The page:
To facilitate learning and education about racism, we have curated this short list of books to help inform conversations among various FPCT ministries, teams, and groups this year. While we have benefited from many secular sources because of the truths and perspectives they offer, most of the books on this short list have an explicitly Christian, biblical perspective. Because we believe that Jesus offers the ultimate solutions to the problem of racism and its effects, we believe these resources will be the most helpful for our church.
The Third option
The Third Option challenges us to fully embrace God's creativity and beauty, as expressed in the diversity of His people. By following the steps and praying the prayers outlined in his book, Pastor Miles teaches us how we can all become leaders in unifying our communities, our churches, and the nation.
BEYOND RACIAL GRIDLOCK
Christian Sociologist George Yancey surveys a range of approaches to racial healing and offers a new model for moving forward
BOOKS OF INTEREST FOR SMALL GROUPS
BE THE BRIDGE
Winner of the Christianity Today Book Award. Morrison, a leading advocate for racial reconciliation, calls Christians to move toward deeper understanding in the midst of a divisive culture: “Change begins with an honest conversation among a group of Christians willing to give voice to unspoken hurts, hidden fears, and mounting tensions.”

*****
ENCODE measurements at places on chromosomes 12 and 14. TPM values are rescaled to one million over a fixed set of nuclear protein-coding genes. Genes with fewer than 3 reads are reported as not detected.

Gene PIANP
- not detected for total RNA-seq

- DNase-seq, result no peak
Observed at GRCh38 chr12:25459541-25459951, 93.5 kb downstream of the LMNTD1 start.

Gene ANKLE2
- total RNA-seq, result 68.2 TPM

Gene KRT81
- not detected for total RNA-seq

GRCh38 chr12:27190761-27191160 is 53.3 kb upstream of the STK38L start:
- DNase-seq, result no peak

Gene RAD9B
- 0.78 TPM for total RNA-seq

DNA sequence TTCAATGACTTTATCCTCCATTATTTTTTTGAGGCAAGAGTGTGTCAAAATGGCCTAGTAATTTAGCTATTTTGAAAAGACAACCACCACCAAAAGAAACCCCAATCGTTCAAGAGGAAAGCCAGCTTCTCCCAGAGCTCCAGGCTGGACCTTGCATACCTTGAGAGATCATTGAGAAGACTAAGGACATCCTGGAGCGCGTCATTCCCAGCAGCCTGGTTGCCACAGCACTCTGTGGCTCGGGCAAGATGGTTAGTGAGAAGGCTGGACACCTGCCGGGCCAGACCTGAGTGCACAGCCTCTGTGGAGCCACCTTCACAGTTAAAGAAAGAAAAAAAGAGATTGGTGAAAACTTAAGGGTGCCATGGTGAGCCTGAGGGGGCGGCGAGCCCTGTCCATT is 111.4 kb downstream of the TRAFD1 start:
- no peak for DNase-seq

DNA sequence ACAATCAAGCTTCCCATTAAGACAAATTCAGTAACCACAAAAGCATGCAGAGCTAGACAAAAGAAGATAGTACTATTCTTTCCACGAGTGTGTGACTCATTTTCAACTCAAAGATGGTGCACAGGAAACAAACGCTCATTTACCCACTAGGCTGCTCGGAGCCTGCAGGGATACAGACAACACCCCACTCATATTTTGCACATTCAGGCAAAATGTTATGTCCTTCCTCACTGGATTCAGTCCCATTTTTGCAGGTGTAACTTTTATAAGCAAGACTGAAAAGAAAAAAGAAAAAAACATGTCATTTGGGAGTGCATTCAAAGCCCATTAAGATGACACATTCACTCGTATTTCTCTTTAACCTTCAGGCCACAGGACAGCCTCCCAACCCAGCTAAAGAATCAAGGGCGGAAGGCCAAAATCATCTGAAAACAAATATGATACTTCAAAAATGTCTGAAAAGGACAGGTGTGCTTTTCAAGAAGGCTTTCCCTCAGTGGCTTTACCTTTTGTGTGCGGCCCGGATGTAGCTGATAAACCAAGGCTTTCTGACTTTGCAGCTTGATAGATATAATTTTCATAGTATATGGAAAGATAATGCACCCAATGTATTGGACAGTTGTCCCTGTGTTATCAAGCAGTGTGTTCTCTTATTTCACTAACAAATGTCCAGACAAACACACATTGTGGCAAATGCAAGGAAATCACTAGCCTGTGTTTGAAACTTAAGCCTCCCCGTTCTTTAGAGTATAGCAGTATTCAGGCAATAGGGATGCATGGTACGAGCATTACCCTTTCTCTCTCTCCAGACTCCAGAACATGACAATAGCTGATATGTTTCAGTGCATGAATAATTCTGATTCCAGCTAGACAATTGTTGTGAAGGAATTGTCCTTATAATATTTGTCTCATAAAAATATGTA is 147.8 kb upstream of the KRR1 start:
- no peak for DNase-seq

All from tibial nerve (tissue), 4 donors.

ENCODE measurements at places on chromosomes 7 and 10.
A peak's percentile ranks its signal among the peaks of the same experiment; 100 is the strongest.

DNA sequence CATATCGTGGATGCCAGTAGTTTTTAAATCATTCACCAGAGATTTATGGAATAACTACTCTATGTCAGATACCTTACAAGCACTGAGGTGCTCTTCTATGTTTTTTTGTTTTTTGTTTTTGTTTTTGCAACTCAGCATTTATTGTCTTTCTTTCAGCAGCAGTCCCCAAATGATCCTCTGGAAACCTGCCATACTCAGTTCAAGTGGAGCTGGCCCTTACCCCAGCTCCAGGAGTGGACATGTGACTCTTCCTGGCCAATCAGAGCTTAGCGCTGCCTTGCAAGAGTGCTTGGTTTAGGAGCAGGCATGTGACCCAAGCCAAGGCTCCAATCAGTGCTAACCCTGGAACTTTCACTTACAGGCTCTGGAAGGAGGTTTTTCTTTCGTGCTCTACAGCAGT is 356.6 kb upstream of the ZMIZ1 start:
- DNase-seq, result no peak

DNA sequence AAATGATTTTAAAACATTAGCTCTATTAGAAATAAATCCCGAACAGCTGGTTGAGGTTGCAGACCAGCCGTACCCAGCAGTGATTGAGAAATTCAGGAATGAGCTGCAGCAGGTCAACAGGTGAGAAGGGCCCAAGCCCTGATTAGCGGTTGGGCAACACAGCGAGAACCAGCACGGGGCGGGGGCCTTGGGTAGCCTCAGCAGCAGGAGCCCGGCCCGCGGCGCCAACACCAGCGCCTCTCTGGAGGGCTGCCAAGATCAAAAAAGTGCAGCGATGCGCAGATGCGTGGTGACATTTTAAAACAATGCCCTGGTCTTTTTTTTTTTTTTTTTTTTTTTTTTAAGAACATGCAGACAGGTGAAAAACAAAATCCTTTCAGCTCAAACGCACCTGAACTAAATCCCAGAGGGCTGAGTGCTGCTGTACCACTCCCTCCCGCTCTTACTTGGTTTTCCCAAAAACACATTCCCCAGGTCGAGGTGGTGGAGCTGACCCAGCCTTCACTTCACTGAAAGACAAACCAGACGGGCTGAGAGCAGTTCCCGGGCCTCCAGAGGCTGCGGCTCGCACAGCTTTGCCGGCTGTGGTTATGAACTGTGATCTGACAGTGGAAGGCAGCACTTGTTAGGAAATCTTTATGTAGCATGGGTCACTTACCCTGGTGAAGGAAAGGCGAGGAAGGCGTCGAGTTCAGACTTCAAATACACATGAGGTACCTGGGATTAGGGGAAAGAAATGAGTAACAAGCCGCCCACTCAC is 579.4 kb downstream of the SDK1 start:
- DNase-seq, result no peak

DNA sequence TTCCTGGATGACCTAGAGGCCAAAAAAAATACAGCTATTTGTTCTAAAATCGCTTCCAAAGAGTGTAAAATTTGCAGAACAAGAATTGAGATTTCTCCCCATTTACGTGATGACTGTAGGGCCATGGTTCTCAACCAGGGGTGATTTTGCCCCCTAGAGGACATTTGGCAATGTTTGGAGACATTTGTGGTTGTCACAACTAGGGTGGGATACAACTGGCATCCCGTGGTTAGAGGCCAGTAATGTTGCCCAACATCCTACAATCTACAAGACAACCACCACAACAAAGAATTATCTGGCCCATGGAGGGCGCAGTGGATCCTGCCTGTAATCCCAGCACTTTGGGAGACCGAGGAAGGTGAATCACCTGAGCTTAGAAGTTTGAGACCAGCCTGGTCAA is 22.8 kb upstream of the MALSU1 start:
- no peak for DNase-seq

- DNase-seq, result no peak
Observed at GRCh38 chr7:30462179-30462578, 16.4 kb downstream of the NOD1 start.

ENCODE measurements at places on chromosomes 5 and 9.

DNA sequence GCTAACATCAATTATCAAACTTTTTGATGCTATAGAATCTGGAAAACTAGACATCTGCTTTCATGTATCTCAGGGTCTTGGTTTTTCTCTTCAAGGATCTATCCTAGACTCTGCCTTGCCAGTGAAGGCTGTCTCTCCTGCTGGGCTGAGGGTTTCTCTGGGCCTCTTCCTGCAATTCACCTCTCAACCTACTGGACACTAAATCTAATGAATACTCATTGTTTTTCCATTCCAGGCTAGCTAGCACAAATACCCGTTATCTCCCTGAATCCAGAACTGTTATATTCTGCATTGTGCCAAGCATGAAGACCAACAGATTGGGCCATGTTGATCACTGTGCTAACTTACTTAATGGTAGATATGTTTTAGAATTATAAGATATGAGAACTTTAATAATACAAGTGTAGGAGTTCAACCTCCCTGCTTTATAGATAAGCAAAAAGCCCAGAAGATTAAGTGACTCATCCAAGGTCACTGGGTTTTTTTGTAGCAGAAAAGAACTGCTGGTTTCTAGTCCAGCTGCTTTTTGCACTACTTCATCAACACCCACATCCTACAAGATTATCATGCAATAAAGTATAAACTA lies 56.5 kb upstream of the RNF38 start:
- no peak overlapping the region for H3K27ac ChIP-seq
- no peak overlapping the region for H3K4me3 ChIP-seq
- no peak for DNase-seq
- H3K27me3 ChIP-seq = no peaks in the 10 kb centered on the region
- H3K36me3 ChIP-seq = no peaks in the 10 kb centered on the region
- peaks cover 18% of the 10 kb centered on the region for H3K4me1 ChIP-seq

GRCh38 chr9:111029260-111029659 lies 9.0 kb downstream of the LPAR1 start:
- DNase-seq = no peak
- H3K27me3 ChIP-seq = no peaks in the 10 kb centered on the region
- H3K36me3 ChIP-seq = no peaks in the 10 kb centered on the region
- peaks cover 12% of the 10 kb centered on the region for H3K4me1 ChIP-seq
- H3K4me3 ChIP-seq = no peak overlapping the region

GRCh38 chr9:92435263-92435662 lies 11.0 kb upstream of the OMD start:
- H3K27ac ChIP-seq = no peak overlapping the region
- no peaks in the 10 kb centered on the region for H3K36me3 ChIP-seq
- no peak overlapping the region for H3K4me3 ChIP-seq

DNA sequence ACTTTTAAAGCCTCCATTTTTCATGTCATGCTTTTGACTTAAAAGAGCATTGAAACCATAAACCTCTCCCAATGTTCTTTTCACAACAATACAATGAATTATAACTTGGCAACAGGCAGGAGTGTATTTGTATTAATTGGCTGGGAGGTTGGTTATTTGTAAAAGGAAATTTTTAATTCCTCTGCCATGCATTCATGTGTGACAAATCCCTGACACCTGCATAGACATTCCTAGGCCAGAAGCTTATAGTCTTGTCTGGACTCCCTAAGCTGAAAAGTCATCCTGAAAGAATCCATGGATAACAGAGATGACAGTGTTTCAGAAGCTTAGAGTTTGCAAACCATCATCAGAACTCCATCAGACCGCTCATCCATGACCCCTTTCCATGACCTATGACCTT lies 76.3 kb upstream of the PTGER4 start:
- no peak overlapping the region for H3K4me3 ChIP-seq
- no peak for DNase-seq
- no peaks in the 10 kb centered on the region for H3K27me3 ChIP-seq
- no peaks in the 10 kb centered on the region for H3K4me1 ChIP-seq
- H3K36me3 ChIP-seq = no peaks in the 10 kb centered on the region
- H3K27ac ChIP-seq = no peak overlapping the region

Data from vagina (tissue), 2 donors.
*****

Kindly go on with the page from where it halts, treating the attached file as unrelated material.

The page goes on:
MORE THAN EQUALS
Spencer Perkins & Chris Rice
More than ever, this book shows how the cause of racial reconciliation needs yokefellows, not solely for the sake of racial harmony but for the witness of the gospel.
The AUTOBIOGRAPHY OF Martin Luther King, Jr.
First-person account of the extraordinary life of America's greatest civil rights leader. It begins with his boyhood as the son of a preacher, his education as a minister, his ascendancy as a leader of civil rights, & his complex relationships with leading political & social figures of the day.
Tells the story of the remarkable life of the British abolitionist William Wilberforce (1759-1833) and his twenty-year fight to abolish the British slave trade.
let justice roll down
John M. Perkins
A gripping portrayal of what happens when faith thrusts a person into the midst of a struggle against racism, oppression, and injustice. It is about the costs of discipleship—the jailings, the floggings, the despair, the sacrifice. And it is about the transforming work of faith that allowed John to respond to such overwhelming indignities with miraculous compassion, vision, and hope.
In the first episode of a three-part series on the historical cultural moment emerging from the killing of George Floyd, Robert speaks to those who are passionate for racial justice. While affirming their zeal to fight racism, he cautions that they may be unknowingly embracing a destructive ideology that harms the very world they are seeking to heal. In his analysis, he takes a look at the history and meaning behind many terms that have entered our mainstream discourse which are crucial to understand.